A PUB landlord who was chairman of a scheme to make the town centre safer for revellers has been stripped of his licence.
Stephen Goodfellow of The Havelock lost his licence after a hearing on Monday, April 11, where police catalogued 18 incidents linked to the pub in 2010 – 13 of which involved violence.
But Mr Goodfellow, who built up the Bar Watch scheme said he was the victim of “a personal vendetta” and will appeal the decision.
The eight-and-a-half hour meeting of the Hastings Borough Council licensing committee was called after the police applied to strip The Havelock of its licence, saying that the number of incidents of crime and disorder at the pub “seriously undermined” safety in the town centre.
The police produced a list of 18 offences that took place between January 21 and November 27 last year, including one woman glassing another and Mr Goodfellow himself being stabbed with a pair of scissors.
Peter Savill, the lawyer representing the police, said it was a “depressingly common feature” that those involved had been drunk in The Havelock before the incidents took place.
The list included three offences in four days during October and Mr Goodfellow was accused of being drunk at work on several occasions when the police visited the pub.
But Michael Foster, representing Mr Goodfellow and his wife Julie, repeatedly accused the police of “over-egging” the allegations and including incidents that were barely linked to the pub at all.
He said that in one of the offences – the serious assault of a Belgian professor visiting the UK – Mr Goodfellow had been a peacemaker and even put his own safety at risk by giving the police a statement.
Mr Foster alleged that police targeted the pub because of the tense relationship between PC John Ash – the officer in charge of licensing – and Mr Goodfellow.
Mr Foster said PC Ash had told his client he was “going to nail him” and he added: “That sets the scene for the way you were going to get this guy.”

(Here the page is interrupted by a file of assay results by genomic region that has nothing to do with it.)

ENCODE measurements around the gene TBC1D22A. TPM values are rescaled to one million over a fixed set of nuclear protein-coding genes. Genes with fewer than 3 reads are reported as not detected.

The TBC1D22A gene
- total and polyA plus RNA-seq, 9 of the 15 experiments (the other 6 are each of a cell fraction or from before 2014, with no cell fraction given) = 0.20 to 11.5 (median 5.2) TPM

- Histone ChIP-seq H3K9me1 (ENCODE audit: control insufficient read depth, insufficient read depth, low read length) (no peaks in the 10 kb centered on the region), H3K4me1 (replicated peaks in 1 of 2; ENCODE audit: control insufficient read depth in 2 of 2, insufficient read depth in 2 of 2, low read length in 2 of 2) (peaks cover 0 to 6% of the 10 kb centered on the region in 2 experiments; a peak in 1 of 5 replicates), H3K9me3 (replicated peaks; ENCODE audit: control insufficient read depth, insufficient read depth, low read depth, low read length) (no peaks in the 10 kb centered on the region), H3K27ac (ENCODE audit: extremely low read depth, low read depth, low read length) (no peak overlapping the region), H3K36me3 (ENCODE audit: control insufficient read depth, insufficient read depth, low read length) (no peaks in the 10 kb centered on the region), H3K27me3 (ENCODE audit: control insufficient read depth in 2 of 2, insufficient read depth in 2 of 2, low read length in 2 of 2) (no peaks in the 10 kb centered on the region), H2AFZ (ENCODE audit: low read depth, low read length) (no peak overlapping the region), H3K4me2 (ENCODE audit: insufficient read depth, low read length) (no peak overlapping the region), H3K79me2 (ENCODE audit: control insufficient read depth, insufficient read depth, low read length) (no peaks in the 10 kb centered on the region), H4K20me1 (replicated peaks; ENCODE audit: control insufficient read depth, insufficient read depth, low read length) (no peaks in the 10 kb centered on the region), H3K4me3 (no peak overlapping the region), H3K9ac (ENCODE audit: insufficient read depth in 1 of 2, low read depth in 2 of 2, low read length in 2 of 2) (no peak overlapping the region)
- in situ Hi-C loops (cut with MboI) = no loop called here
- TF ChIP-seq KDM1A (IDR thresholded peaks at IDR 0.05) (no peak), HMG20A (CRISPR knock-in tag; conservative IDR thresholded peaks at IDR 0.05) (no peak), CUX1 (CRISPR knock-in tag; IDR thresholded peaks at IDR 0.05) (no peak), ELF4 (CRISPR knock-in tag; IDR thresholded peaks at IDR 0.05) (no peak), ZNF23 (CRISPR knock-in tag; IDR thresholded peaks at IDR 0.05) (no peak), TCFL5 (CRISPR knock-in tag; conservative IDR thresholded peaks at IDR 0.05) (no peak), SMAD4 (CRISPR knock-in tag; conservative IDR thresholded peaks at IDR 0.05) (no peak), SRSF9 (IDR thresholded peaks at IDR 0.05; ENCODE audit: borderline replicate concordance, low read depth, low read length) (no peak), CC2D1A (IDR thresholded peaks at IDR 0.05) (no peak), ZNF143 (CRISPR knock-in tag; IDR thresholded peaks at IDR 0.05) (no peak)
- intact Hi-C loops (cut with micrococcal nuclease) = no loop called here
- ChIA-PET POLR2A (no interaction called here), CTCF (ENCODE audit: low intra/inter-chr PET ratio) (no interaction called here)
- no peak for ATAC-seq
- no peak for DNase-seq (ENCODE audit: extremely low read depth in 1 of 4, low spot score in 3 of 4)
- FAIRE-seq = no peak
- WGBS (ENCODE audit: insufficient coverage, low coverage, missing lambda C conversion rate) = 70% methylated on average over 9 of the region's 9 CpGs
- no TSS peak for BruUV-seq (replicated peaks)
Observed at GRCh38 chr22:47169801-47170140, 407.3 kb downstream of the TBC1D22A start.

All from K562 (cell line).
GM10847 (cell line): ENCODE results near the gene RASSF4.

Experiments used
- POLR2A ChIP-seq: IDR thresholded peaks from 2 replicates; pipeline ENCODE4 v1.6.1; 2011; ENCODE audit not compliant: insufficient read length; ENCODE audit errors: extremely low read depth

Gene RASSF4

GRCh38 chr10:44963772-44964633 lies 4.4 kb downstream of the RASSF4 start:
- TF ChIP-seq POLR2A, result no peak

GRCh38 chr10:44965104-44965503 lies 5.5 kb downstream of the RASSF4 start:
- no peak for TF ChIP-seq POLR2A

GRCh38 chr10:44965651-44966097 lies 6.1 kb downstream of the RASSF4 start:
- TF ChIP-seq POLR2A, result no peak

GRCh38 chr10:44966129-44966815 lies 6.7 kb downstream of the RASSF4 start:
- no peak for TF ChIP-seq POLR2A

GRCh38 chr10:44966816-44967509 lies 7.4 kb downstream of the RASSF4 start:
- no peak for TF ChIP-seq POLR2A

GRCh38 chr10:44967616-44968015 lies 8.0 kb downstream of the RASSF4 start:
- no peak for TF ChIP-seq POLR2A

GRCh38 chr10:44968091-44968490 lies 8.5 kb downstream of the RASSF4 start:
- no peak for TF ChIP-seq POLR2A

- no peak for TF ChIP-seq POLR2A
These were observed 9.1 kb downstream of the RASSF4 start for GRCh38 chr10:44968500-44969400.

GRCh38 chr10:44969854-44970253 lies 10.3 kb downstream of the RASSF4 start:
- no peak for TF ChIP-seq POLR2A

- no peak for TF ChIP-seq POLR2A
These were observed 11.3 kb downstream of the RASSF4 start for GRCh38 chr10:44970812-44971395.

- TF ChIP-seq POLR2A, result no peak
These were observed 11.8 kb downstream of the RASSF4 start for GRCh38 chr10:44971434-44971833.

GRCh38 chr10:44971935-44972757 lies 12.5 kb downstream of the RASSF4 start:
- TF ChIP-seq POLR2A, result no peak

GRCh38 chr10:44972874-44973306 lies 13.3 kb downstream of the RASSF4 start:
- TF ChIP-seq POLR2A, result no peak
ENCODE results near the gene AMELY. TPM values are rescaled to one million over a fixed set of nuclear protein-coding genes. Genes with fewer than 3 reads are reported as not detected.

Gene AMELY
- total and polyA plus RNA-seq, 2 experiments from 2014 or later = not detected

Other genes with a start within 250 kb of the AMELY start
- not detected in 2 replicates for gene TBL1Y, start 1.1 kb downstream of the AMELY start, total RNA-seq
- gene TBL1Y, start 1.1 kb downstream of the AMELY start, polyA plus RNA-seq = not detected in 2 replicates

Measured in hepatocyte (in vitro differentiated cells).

Mr Goodfellow, 54, of Bexhill Road, St Leonards, said PC Ash treated him with “disrespect and disdain”.
But PC Ash denied the allegations and Chief Inspector Mark Ling said that although some other establishments had higher numbers of offences – namely Yates’s and Fluid – it was the severity of the incidents related to The Havelock that concerned him and his officers.
He also said that repeated problems getting good quality CCTV pictures from the pub had been raised several times but to no avail.
Mr Goodfellow took over as the chairman of the Bar Watch scheme in July 2009 and had increased membership from four members to 69, the meeting heard.
In that time offences across town fell sharply, and Mr Goodfellow worked “tirelessly and passionately” to improve behaviour in the town since taking over the pub in 2002.
He said: “We have a very strict, no-nonsense policy if someone becomes aggressive.
“We are a popular pub for all age groups from 20 to 80 and there is a happy atmosphere.
“Unfortunately, not every character you get in Hastings is a very nice person but we get people out as quickly as possible if they are causing a problem.”
In his closing remarks, Mr Foster said: “Mr Goodfellow does not get it right every time but he gets it right most of the time and he gets it right more than others.”
But the three councillors on the panel decided Mr Goodfellow should lose his licence, with chairman Cllr Richard Vallery-Peters saying: “You have been irresponsible over a prolonged period of time and failed to work with the police.”
Speaking after the hearing, Mr Goodfellow said he was “absolutely dumbfounded” by the decision, and he plans to appeal.
Should that fail, the pub faces an uncertain future, and may become the fourth venue in that area to close in recent months after The Street, The Crypt and Honey LuLus shut in January.
Mr Goodfellow, who stepped down as chairman of Bar Watch on Tuesday, has also been charged with seven breaches of his licence.
He denies the charges and will stand trial on June 2.